Strolling through the noisy parking lot, flanked by food hawkers, chatting with a granola guru, watching a man sharpen knives on a graduated series of sanding wheels while his customers shopped, sampling everything from fat juicy Obsidian blackberries berries to boutique drinking vinegars to yak pepperoni sticks, I watched money and produce change hands.
And I was struck by this thought: Food is a type of social currency. It can buy satisfaction, health, pleasure, relationship, entertainment, even social status. Food unites us. Farmers markets all over the country help close the gap between urban and rural America. And we all participate in that currency exchange every day in one form or another, regardless of where we live.
The value of this currency, for me, is doubled when I know its source.
“Know your farmer” is a familiar slogan in Montezuma Valley, and it supports the notion of social currency. My money goes farther than the mere purchase of nutritious food when I know where and who it came from. The greenbacks that I swap for fresh locally grown produce are a social investment that works both ways.
The Cortez Farmers Market, like the one in Portland, is approaching its peak season. You can expect to find greens, beets, garlic, radishes, carrots, basil, young summer squash, spinach, and swiss chard. New special items include freshly shelled baby peas, sour cherries, and carved fruit from newcomer, Lincoln Bias. Watch him turn a beet into a pinecone or a zucchini into a spray of flowers and you will be amazed. Catch him on YouTube.
And don’t forget to stop by the Montezuma School to Farm booth and meet some ambitious middle-schoolers who have jumped into the food currency exchange and are selling the food they raised in the Cortez Middle School garden project. In addition to cherry tomato plants and herb gardens, they also offer pots of 4 o’ clocks and wild roses. Their student-made cards are also on sale.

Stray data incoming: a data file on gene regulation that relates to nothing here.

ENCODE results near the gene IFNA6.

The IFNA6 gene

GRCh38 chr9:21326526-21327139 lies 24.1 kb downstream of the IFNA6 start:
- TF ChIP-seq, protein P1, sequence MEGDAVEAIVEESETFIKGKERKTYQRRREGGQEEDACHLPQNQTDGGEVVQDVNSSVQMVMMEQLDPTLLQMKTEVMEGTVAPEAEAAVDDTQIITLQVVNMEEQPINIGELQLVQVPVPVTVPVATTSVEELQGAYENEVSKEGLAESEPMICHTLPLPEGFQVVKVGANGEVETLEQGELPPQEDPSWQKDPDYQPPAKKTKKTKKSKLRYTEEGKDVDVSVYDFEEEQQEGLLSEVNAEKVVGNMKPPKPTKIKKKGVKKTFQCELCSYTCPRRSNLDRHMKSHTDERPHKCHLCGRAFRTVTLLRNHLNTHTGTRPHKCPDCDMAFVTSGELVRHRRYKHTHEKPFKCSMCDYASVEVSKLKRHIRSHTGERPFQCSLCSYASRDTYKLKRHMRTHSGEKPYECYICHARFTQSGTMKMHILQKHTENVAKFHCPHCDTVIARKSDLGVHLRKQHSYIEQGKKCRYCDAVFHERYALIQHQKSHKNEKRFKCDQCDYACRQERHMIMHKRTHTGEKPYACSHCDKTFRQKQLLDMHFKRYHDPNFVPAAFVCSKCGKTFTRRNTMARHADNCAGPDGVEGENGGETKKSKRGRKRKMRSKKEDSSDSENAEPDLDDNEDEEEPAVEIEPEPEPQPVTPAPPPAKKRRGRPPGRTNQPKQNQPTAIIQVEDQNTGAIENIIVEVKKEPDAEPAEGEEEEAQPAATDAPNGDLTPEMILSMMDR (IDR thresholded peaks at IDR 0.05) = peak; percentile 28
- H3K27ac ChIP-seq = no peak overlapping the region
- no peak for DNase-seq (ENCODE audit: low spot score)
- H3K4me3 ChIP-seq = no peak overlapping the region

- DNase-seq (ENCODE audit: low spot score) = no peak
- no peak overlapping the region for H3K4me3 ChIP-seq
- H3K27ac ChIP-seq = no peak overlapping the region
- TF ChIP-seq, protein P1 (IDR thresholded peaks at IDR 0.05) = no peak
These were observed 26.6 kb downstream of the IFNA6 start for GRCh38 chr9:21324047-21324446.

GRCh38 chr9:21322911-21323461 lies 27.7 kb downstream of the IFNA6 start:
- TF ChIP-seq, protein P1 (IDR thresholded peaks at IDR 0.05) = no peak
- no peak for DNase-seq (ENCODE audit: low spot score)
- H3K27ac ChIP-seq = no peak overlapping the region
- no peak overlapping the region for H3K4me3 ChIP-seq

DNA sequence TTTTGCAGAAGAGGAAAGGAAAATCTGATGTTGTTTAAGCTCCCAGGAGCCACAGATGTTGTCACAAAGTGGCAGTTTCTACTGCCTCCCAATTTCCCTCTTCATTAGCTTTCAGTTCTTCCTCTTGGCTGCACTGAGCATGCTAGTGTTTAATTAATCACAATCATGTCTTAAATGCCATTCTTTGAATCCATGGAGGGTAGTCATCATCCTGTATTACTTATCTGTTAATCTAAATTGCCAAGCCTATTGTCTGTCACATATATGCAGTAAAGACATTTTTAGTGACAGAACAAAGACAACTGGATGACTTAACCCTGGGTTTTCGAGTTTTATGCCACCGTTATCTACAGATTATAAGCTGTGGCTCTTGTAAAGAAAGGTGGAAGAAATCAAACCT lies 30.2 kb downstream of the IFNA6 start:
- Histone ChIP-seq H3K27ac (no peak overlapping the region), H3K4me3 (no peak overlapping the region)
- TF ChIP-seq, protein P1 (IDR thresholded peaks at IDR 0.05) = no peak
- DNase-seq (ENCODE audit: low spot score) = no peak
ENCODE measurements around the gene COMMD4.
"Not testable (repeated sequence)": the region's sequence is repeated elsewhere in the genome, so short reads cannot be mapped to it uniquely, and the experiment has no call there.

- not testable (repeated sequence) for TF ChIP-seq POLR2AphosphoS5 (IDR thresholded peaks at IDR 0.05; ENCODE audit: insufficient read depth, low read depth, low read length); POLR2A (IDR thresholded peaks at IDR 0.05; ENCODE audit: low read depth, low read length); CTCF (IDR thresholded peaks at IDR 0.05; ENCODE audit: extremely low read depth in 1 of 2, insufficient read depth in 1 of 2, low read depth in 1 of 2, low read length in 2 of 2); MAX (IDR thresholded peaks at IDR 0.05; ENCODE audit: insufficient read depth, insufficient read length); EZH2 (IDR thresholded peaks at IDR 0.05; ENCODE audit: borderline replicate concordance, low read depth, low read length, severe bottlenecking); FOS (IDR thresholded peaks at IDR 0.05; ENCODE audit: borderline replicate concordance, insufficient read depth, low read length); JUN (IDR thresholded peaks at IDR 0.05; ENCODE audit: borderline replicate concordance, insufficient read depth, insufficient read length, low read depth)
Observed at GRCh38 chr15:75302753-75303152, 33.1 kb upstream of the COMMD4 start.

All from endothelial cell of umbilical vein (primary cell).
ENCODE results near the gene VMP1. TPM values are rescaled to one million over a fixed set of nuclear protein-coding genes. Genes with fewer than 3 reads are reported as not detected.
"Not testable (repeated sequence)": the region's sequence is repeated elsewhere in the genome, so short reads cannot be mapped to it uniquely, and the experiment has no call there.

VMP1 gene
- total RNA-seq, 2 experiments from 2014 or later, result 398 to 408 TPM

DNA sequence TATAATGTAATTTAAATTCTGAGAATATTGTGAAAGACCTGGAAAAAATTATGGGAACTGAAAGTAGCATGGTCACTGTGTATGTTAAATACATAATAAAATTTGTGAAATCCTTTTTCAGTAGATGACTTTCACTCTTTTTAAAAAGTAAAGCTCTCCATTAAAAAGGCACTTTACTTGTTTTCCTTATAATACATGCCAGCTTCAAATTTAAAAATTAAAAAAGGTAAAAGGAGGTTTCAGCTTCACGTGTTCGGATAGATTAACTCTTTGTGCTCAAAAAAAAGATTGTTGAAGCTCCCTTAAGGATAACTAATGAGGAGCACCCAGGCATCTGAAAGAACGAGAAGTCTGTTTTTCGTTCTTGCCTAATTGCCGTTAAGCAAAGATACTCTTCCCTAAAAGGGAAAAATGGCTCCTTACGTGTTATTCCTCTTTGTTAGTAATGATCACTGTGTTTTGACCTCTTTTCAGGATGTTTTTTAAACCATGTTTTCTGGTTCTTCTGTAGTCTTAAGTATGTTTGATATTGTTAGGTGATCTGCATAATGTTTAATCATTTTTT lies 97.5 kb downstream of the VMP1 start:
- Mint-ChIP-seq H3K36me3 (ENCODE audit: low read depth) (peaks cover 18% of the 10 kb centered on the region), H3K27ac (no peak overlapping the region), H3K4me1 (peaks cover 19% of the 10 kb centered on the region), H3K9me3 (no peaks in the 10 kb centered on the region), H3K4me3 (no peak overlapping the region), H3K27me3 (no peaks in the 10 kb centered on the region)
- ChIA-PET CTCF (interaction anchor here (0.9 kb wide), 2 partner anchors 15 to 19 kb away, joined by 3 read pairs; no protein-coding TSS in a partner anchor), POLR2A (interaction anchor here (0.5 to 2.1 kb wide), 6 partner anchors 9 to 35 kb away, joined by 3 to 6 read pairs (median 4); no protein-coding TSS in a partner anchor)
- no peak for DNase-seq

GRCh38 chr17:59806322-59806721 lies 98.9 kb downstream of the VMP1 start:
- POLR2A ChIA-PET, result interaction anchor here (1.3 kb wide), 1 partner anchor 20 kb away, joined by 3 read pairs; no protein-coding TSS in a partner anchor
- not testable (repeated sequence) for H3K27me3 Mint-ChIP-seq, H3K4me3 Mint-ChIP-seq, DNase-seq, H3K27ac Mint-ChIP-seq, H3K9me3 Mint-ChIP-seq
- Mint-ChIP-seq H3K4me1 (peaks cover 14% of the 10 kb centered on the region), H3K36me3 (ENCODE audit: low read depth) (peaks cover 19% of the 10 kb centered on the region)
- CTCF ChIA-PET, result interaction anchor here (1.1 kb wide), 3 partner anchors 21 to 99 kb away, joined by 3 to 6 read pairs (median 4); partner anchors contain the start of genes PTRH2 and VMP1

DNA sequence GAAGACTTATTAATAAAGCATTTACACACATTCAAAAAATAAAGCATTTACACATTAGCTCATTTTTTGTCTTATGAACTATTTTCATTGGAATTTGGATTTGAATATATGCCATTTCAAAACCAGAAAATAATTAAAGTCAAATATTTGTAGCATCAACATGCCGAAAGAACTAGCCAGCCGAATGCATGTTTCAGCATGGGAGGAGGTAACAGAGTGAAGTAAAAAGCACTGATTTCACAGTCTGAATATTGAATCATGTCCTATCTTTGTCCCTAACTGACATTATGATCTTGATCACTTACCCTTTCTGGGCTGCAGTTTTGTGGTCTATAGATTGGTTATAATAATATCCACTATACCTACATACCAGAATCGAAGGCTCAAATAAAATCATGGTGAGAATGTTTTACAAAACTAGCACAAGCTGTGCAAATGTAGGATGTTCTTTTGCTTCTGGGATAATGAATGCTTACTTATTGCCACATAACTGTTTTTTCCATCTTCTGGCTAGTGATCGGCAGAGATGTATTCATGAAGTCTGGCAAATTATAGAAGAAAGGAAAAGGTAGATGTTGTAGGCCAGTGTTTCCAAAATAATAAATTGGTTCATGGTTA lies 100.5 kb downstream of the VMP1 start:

And speaking of currency, my thoughts turn to Greece. This recipe may not solve Greece’s problems, but it will delight all comers at your table. I call it Greek Meets West.
At least once every summer I make this spin-off from Greek dolmas, stuffed grape leaves, but with Swiss chard standing in for the grape leaves. Although the basic ingredients remain the same each time, it always varies. It can be altered easily with a change of herbs and spices, sometimes curry, and last minute additions like minced toasted nuts, sunflower seeds, currants, raisins, even apple. If you want to make it more Greek-like, try adding a little cooked ground lamb. In other words, feel free to experiment with the stuffing. It’s more fun that way.
This dish works well all by itself or accompanied by a Greek-style salad with lots of olives and feta cheese.
If you want the best selection of produce, plan on getting to the marketplace early. Produce goes on sale at 7:30 and vendors are prohibited from any early bird sales. Many booths run out by 9, and by 10, some vendors are pulling up stakes and going home.
The Parsnippet hopes to be a slice of life. Real. Nourishing. And 100 percent homegrown. See you at the Farmers Market.